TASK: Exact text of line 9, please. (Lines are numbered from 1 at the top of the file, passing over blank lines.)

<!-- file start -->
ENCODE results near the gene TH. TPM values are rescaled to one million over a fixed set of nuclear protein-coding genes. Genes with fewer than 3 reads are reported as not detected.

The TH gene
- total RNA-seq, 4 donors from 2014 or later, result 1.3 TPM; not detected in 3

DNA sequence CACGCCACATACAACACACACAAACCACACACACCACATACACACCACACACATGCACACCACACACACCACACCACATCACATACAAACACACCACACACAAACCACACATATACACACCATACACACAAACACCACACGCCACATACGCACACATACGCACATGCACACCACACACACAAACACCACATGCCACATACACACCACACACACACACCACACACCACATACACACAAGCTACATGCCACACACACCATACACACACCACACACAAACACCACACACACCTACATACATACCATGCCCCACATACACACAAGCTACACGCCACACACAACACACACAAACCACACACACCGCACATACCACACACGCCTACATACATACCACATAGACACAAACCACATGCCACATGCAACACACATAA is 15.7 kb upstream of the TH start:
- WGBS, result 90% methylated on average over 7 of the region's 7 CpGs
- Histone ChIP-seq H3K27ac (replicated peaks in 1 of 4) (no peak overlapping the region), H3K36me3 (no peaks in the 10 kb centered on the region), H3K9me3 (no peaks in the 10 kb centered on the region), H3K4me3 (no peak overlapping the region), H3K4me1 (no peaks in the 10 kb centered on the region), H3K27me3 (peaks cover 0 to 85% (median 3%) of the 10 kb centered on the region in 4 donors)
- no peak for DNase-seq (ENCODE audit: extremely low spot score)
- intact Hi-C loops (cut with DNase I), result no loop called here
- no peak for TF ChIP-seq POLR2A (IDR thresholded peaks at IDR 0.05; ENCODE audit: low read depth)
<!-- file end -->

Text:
- no peak for TF ChIP-seq POLR2A (IDR thresholded peaks at IDR 0.05; ENCODE audit: low read depth)